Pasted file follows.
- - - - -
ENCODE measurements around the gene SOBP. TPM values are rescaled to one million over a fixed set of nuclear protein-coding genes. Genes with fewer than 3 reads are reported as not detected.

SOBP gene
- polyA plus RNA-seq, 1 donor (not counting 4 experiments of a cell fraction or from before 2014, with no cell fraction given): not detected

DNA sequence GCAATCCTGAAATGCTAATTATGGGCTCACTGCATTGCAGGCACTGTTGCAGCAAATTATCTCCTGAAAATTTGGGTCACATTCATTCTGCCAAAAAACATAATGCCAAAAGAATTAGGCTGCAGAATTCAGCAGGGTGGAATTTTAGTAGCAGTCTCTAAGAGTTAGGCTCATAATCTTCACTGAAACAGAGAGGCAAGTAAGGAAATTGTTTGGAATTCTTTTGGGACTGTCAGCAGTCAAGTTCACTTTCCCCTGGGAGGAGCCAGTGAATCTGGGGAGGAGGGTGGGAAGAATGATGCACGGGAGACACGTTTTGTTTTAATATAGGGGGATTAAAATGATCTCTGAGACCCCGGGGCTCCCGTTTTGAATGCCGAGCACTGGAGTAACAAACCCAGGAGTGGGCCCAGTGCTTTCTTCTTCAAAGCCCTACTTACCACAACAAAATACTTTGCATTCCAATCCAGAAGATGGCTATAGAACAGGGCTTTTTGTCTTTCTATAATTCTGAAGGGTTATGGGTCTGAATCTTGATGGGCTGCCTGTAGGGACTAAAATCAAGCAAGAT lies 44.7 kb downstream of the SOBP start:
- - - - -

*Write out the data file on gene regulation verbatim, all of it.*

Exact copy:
ENCODE measurements around the gene SOBP. TPM values are rescaled to one million over a fixed set of nuclear protein-coding genes. Genes with fewer than 3 reads are reported as not detected.

SOBP gene
- polyA plus RNA-seq, 1 donor (not counting 4 experiments of a cell fraction or from before 2014, with no cell fraction given): not detected

DNA sequence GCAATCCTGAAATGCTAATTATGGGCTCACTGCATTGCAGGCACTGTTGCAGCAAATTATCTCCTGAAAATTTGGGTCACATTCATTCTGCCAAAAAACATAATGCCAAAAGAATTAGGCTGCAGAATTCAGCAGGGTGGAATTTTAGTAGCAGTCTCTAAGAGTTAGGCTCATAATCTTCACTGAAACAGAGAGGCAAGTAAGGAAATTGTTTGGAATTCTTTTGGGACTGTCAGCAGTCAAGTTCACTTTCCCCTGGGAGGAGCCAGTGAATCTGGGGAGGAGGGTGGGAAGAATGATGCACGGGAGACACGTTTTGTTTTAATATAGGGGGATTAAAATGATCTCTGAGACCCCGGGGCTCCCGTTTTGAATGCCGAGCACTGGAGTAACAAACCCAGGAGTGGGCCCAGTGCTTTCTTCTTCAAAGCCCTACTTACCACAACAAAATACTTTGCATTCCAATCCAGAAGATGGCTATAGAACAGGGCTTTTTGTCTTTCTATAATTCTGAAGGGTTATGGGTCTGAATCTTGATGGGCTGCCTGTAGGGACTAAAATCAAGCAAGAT lies 44.7 kb downstream of the SOBP start: